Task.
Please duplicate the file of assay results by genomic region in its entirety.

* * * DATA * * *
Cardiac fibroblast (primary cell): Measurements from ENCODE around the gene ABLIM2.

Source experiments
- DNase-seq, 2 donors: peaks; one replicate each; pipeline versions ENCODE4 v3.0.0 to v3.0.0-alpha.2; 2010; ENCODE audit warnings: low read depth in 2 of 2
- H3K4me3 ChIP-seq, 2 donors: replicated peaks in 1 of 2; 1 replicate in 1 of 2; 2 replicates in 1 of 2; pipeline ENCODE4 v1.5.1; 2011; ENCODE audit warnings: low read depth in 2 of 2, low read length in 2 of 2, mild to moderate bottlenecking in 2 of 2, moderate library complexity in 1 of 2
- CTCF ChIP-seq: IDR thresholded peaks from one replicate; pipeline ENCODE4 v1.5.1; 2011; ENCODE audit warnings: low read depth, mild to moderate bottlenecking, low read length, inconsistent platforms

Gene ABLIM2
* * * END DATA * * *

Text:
Cardiac fibroblast (primary cell): Measurements from ENCODE around the gene ABLIM2.

Source experiments
- DNase-seq, 2 donors: peaks; one replicate each; pipeline versions ENCODE4 v3.0.0 to v3.0.0-alpha.2; 2010; ENCODE audit warnings: low read depth in 2 of 2
- H3K4me3 ChIP-seq, 2 donors: replicated peaks in 1 of 2; 1 replicate in 1 of 2; 2 replicates in 1 of 2; pipeline ENCODE4 v1.5.1; 2011; ENCODE audit warnings: low read depth in 2 of 2, low read length in 2 of 2, mild to moderate bottlenecking in 2 of 2, moderate library complexity in 1 of 2
- CTCF ChIP-seq: IDR thresholded peaks from one replicate; pipeline ENCODE4 v1.5.1; 2011; ENCODE audit warnings: low read depth, mild to moderate bottlenecking, low read length, inconsistent platforms

Gene ABLIM2